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Sri Lanka's Asian Alliance Insurance given 'B' rating by Fitch
23 Aug, 2013 07:46:17
Aug 23, 2013 (LBO) - Sri Lanka's Asian Alliance Insurance has been given a 'B' insurer financial strength rating with a stable outlook by Fitch.
Fitch also gave in a national insurance financial strength and long term credit rating of 'BBB+(lka)' with a stable outlook.

Fitch expected operational assistance and synergies with its parent Softlogic Holdings (rated A-(lka) which owned 41.5 percent of the company.

The full statement is reproduced below:

Fitch Publishes Sri Lanka's Asian Alliance Insurance IFS 'B'; Outlook Stable

Fitch Ratings-Colombo-22 August 2013: Fitch Ratings Lanka has published Sri Lanka-based Asian Alliance Insurance's (AAIP) Insurer Financial Strength (IFS) Rating of 'B'. The agency has also published the National Insurer Financial Strength Rating and the National Long-Term Rating of 'BBB+(lka)', respectively. All the ratings are on Stable Outlook.

Key Rating Drivers

AAIP's ratings reflect Fitch's expectation of operational assistance and synergistic benefits from its ultimate parent, Softlogic Holdings Plc (SHP; A-(lka)/Stable) based on its 41.54% effective ownership. The ratings also reflect AAIP's modest but growing market share and its somewhat weak capitalisation due to aggressive top line growth.

The company has a competitive advantage in tapping SHP's customer base in healthcare and vehicle leasing and in accessing its retail outlets and branches across the country. AAIP has 36 branches and supplements non-life distribution by leveraging off 19 SHP outlets. The company expects to enhance its reach in Sri Lanka with a further 30 to 50 outlets by 2015.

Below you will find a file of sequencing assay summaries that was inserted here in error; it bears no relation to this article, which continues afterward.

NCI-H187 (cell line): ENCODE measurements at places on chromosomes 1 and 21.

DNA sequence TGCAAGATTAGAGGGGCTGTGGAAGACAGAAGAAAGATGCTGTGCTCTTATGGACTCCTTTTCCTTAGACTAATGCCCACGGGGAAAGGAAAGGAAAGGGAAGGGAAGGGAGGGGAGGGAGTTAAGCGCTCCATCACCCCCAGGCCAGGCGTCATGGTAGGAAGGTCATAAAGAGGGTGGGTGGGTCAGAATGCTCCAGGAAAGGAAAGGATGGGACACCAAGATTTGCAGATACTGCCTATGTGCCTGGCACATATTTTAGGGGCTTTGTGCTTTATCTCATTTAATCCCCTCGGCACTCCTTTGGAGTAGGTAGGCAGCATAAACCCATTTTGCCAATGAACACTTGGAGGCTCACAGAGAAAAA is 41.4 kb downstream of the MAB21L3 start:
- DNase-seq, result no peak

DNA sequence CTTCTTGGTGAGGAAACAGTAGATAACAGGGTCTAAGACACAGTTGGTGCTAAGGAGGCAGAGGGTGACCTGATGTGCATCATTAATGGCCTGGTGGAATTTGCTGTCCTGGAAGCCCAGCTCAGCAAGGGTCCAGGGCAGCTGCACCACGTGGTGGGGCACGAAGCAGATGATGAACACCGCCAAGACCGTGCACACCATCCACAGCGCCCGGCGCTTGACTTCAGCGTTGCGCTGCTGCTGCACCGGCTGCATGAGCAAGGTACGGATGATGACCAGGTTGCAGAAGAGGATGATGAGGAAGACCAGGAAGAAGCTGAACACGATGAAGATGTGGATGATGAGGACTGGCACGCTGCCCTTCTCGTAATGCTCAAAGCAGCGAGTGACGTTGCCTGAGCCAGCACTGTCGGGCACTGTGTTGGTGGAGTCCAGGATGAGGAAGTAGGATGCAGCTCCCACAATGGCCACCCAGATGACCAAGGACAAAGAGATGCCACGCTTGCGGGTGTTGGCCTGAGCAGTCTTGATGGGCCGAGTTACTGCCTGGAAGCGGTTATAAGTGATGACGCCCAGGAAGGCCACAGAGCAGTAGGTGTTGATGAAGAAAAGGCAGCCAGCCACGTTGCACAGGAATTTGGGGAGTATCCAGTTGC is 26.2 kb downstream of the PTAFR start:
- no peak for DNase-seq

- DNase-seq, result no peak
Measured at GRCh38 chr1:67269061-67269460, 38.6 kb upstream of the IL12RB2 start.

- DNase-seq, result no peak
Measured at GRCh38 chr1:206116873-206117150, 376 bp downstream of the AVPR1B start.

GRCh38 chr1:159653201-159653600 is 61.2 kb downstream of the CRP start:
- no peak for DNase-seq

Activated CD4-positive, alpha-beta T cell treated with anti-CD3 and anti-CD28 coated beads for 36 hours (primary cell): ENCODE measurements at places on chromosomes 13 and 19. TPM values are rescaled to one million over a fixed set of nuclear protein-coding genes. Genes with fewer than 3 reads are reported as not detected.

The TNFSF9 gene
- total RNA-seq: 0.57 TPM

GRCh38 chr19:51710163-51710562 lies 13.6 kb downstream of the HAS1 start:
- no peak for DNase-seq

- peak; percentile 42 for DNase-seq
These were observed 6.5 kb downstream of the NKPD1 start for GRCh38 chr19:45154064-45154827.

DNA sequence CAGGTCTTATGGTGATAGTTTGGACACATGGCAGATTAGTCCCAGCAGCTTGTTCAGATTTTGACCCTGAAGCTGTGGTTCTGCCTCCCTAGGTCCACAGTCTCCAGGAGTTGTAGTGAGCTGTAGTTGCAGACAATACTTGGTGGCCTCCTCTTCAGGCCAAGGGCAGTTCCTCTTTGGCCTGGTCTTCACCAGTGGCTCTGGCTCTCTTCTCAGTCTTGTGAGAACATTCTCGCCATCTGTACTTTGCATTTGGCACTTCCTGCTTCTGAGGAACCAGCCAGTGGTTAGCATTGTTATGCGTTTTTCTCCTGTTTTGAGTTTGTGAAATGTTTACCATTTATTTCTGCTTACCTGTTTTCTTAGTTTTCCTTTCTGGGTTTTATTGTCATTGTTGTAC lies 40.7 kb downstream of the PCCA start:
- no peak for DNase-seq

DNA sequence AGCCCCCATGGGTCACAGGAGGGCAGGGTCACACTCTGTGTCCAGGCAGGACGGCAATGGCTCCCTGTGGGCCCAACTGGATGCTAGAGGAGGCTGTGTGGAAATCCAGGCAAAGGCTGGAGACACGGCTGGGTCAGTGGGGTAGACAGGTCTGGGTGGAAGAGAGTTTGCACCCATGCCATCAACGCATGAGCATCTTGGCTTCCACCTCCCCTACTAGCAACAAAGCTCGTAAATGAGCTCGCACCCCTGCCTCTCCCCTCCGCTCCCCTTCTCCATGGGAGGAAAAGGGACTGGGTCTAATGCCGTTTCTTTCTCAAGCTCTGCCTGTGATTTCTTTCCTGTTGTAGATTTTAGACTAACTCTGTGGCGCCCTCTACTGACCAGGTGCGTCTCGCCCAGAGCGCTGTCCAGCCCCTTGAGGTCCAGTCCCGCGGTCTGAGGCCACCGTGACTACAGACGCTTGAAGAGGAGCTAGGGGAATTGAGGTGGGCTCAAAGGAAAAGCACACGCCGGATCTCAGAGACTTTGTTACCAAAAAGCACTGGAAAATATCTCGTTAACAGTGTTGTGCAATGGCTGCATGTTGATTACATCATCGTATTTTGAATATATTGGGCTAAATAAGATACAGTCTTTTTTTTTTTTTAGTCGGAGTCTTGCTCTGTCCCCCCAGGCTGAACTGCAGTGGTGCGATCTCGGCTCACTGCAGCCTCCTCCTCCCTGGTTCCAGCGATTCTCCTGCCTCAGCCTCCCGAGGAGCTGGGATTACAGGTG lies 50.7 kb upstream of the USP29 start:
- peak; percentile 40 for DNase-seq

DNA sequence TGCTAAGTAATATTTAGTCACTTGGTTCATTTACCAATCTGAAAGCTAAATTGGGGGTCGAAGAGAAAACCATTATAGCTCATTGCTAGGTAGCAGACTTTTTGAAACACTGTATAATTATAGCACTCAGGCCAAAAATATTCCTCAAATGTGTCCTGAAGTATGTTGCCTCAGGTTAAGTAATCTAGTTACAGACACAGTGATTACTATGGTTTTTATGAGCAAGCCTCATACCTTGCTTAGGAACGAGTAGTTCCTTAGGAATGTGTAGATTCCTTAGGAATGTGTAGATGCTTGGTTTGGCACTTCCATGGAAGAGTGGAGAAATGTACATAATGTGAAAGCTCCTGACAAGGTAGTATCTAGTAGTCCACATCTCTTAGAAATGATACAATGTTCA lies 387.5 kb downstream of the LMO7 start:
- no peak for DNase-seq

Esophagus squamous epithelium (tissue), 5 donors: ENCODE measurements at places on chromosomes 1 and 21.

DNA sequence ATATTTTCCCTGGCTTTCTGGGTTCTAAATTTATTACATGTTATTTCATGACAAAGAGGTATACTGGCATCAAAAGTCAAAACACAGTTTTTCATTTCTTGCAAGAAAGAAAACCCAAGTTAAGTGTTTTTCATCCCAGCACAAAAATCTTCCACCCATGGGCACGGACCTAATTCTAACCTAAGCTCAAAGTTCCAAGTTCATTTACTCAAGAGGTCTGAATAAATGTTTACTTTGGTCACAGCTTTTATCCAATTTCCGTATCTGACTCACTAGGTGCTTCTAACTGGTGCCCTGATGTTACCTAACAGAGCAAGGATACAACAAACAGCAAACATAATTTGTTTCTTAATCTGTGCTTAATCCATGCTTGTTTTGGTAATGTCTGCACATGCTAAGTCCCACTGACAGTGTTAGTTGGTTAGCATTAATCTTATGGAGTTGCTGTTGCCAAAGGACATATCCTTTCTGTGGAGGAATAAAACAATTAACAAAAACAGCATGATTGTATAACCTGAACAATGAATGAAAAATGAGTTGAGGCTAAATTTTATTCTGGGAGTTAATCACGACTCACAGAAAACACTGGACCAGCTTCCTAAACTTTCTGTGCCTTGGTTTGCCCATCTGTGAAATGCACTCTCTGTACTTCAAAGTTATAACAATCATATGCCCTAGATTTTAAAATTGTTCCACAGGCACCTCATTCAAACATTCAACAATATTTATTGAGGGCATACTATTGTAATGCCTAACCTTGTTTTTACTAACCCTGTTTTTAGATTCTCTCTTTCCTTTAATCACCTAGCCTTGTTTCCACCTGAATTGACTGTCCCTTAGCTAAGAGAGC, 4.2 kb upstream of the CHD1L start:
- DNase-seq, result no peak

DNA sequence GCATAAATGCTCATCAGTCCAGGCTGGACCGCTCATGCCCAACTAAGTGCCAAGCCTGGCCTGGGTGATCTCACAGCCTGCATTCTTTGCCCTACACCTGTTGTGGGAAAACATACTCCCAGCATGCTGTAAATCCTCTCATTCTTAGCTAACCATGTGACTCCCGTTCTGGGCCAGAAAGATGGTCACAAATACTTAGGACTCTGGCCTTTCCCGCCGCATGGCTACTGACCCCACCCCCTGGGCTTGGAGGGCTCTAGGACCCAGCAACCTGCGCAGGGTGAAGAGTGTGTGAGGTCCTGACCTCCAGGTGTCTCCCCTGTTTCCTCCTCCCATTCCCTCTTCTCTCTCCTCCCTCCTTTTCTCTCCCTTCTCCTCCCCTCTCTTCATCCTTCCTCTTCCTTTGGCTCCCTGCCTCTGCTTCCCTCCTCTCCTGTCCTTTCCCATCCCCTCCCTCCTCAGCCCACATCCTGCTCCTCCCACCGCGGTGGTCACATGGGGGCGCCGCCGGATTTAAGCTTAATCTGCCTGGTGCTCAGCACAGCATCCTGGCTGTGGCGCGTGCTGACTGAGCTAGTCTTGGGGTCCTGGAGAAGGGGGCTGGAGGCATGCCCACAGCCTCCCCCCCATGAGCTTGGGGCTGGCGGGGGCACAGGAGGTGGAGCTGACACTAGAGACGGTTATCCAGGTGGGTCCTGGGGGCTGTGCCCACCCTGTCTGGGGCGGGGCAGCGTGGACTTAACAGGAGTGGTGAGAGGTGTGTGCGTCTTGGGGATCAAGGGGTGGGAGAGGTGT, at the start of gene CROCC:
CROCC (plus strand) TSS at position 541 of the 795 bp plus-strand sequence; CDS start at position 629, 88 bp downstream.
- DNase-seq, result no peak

AAIP's regulatory solvency for the life segment at end-H113 improved to 2.44x from 1.88x in 2012, following an allocation of LKR500m of AAIP's total capital to the life business. This has supported premium growth and will also facilitate the anticipated split of life and non-life businesses as required by regulation. For non-life the solvency ratio deteriorated to 1.4x at end-H113 from 2.37x in 2012, mainly due to aggressive top line growth. Both ratios currently meet the regulatory requirement and the company has expressed its commitment to improve the non-life solvency ratio to above 3x by end-2013.

In 2012, gross written premium (GWP) in life grew 28.8%, supported by new business, and non-life GWP grew 89.8% on account of rapid growth in motor and health insurance. These compare with an industry GWP growth of 6.6% and 14.7% for life and non-life, respectively. Fitch expects the aggressive top line growth to continue to put pressure on AAIP's solvency ratios.

AAIP's investment portfolio remains heavily exposed to equity at 26.6% of total invested assets, albeit reduced from 37.6% in 2011.

Improvements in the loss ratio (2012: 75.4%, 2011: 78.1%) and expense ratio (2012: 44.3%, 2011:50.8%) resulted in a drop of the combined ratio to 128.3% (2011: 136.6%). Nevertheless, this is still high compared with an industry average of 105%. Management intends to concentrate on group-related businesses to reduce the loss ratio. Fitch expects improvements in the combined ratio to be slow given its rapid business growth and intense price competition in the non-life business.

Established in 1999, AAIP is a composite insurer accounting for less than 3% of industry assets at end-2012. In 2011, the company became a part of SHP, a diversified conglomerate. In early 2013 strategic investors, Deutsche Investitions- und Entwicklungsgesellschaft and Financierings-Maatschappij voor Ontwikkelingslanden N.V. bought 38% of AAIP from Soft Logic Capital.

Rating Sensitivities

The ratings may be upgraded on more stable contribution from AAIP's life and non-life operations, resulting in more sustained pre-tax income while strengthening its market share.

The National Ratings could be downgraded if AAIP's regulatory solvency ratios weaken and remain below its management-committed internal thresholds of 2x for life and 3x for non-life.

A weakening of AAIP's strategic importance to SHP, a significant reduction in parent ownership or a weakening of SHP's credit profile could also result in a downgrade of AAIP's ratings.

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